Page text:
According to the U.S. Air Force, it costs anywhere from $700 million to $840 million per year to operate and maintain America's fleet of 300-odd A-10 Warthog bombers. The U.S. Government Accountability Office says USAF overstates the case, but if that number is accurate, the Air Force could skip hiring Boeing (NYSE:BA) to replace the wings on a lot of A-10s, and quit paying Northrop Grumman (NYSE:NOC) to maintain them -- in order to save enough money to buy seven or eight of Lockheed Martin's (NYSE:LMT) shiny new F-35 fighter jets instead. So is the U.S. Air Force right about that?
Figuring out how much a warplane costs to buy is pretty easy. Every time the Air Force buys one, that information -- the plane purchased, whether it's Northrop Grumman, Boeing, or Lockheed Martin that builds it, and how much they charge -- gets published almost immediately on the Pentagon's daily list of contract awards. But figuring out the cost of maintaining and flying those planes day to day? Determining which weapons are most cost-effective, such that the companies that make them are likely to win more business from the Pentagon? That's all a bit trickier.
In fact, this information is so hard to come by that last year, I filed a Freedom of Information Act (FOIA) request with the U.S. Air Force to get some answers. What I received in response was a pages-long printout showing:
- every active aircraft in the U.S. Air Force arsenal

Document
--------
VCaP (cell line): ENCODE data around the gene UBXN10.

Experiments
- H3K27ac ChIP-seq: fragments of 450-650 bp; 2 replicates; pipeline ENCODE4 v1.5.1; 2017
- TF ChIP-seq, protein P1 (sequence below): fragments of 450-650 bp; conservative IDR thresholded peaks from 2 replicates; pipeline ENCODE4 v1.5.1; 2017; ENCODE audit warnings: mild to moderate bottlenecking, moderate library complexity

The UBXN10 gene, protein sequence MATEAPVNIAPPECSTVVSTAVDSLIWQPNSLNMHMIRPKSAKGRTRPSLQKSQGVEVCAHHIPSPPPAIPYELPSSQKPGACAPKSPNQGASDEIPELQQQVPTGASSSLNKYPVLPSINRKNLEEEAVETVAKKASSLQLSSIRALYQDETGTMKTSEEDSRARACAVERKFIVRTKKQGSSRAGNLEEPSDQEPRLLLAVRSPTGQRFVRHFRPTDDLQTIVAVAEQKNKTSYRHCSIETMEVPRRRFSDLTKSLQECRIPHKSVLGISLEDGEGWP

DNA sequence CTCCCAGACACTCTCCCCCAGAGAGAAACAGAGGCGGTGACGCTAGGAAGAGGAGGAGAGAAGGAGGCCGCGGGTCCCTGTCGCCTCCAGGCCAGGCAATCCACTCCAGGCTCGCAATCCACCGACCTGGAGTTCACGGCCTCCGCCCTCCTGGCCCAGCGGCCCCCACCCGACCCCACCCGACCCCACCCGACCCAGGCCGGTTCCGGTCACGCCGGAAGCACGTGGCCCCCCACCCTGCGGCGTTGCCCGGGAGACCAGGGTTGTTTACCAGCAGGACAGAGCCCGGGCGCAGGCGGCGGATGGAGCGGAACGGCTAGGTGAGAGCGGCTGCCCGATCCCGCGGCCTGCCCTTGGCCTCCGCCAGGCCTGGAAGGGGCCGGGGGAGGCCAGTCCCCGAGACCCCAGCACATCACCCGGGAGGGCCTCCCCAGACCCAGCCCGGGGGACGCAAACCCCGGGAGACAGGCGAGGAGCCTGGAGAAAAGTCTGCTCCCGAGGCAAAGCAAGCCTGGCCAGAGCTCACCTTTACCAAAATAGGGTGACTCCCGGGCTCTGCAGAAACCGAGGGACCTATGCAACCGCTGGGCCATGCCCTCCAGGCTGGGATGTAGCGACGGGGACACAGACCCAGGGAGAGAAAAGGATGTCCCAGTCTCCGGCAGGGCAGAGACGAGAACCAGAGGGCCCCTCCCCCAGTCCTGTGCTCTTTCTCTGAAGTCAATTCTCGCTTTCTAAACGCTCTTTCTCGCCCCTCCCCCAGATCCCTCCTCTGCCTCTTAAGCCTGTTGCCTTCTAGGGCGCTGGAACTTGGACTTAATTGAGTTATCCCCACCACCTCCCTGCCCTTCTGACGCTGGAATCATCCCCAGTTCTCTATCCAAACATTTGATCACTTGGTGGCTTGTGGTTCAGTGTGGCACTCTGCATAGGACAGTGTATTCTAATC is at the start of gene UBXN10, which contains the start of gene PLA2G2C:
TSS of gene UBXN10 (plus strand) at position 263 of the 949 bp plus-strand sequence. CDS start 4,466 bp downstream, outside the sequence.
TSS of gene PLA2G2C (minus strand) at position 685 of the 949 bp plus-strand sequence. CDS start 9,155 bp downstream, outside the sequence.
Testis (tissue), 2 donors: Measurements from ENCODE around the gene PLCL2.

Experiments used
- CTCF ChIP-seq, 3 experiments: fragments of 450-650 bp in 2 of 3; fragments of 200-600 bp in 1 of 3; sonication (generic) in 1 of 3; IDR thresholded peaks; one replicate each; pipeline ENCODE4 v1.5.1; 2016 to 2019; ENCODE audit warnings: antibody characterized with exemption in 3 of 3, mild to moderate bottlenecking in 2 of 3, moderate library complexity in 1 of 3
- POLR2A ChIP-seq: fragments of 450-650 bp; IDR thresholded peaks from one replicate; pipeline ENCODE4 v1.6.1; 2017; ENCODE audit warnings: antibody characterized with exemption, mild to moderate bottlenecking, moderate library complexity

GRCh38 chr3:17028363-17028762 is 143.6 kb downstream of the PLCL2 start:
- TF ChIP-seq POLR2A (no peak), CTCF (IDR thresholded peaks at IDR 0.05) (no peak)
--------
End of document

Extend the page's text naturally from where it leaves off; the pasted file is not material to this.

- the number of hours they flew in 2014 (the most recent full year for which data was available)
- their cost to operate, including everything from maintenance costs to fuel costs to pilot salaries, and
- for easier apples-to-apples comparison, their "ownership cost per flight hour," including the cost of any repairs or upgrades made to the aircraft during the year.
Parsing all of this information is going to take some time, but this is the kind of information that investors in Northrop Grumman, Boeing, and Lockheed Martin require when making their investment decisions. Rest assured that we're working our way through the data.
And to start the process, let's go through a quick rundown of the top 10 most expensive aircraft (to fly) in the U.S. Air Force arsenal, which company makes them -- and what implications this data holds for investors.
Rich Smith does not own shares of, nor is he short, any company named above. You can find him on Motley Fool CAPS, publicly pontificating under the handle TMFDitty, where he's currently ranked No. 298 out of more than 75,000 rated members. Follow him on Facebook for all the latest in defense news.
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